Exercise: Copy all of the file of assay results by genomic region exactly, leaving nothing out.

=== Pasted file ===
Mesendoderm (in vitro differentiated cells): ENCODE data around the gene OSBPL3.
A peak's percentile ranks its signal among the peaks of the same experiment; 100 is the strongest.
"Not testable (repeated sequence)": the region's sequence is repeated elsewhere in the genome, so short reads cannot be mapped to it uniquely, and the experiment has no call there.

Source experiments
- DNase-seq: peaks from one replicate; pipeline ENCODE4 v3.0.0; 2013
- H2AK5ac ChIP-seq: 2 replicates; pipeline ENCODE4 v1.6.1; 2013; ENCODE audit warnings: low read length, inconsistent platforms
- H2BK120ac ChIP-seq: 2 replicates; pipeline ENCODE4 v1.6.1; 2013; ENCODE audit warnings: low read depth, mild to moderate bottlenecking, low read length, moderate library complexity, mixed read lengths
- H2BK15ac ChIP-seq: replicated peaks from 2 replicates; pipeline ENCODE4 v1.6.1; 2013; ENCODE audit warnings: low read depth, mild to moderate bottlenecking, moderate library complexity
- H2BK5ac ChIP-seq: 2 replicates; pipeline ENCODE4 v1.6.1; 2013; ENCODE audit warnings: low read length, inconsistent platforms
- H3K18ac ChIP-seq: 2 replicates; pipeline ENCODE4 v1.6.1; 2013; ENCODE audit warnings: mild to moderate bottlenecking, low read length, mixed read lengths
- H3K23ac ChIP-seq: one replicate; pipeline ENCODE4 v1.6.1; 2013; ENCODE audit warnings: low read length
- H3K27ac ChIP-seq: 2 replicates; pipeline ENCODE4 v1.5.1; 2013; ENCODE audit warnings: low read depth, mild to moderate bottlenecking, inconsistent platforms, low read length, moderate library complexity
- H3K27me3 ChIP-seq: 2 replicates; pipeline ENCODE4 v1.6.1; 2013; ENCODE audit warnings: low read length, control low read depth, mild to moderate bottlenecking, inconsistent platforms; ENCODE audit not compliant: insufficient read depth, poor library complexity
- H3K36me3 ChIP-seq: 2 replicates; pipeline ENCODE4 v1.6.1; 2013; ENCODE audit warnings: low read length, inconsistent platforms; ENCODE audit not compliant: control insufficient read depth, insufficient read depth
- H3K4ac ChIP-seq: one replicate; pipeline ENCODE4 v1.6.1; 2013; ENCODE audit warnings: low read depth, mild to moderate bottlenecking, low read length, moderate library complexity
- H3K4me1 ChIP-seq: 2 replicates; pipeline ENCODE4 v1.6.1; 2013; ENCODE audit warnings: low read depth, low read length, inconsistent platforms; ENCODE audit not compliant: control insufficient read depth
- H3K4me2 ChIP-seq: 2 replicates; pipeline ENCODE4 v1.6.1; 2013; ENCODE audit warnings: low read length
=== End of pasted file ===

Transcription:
Mesendoderm (in vitro differentiated cells): ENCODE data around the gene OSBPL3.
A peak's percentile ranks its signal among the peaks of the same experiment; 100 is the strongest.
"Not testable (repeated sequence)": the region's sequence is repeated elsewhere in the genome, so short reads cannot be mapped to it uniquely, and the experiment has no call there.

Source experiments
- DNase-seq: peaks from one replicate; pipeline ENCODE4 v3.0.0; 2013
- H2AK5ac ChIP-seq: 2 replicates; pipeline ENCODE4 v1.6.1; 2013; ENCODE audit warnings: low read length, inconsistent platforms
- H2BK120ac ChIP-seq: 2 replicates; pipeline ENCODE4 v1.6.1; 2013; ENCODE audit warnings: low read depth, mild to moderate bottlenecking, low read length, moderate library complexity, mixed read lengths
- H2BK15ac ChIP-seq: replicated peaks from 2 replicates; pipeline ENCODE4 v1.6.1; 2013; ENCODE audit warnings: low read depth, mild to moderate bottlenecking, moderate library complexity
- H2BK5ac ChIP-seq: 2 replicates; pipeline ENCODE4 v1.6.1; 2013; ENCODE audit warnings: low read length, inconsistent platforms
- H3K18ac ChIP-seq: 2 replicates; pipeline ENCODE4 v1.6.1; 2013; ENCODE audit warnings: mild to moderate bottlenecking, low read length, mixed read lengths
- H3K23ac ChIP-seq: one replicate; pipeline ENCODE4 v1.6.1; 2013; ENCODE audit warnings: low read length
- H3K27ac ChIP-seq: 2 replicates; pipeline ENCODE4 v1.5.1; 2013; ENCODE audit warnings: low read depth, mild to moderate bottlenecking, inconsistent platforms, low read length, moderate library complexity
- H3K27me3 ChIP-seq: 2 replicates; pipeline ENCODE4 v1.6.1; 2013; ENCODE audit warnings: low read length, control low read depth, mild to moderate bottlenecking, inconsistent platforms; ENCODE audit not compliant: insufficient read depth, poor library complexity
- H3K36me3 ChIP-seq: 2 replicates; pipeline ENCODE4 v1.6.1; 2013; ENCODE audit warnings: low read length, inconsistent platforms; ENCODE audit not compliant: control insufficient read depth, insufficient read depth
- H3K4ac ChIP-seq: one replicate; pipeline ENCODE4 v1.6.1; 2013; ENCODE audit warnings: low read depth, mild to moderate bottlenecking, low read length, moderate library complexity
- H3K4me1 ChIP-seq: 2 replicates; pipeline ENCODE4 v1.6.1; 2013; ENCODE audit warnings: low read depth, low read length, inconsistent platforms; ENCODE audit not compliant: control insufficient read depth
- H3K4me2 ChIP-seq: 2 replicates; pipeline ENCODE4 v1.6.1; 2013; ENCODE audit warnings: low read length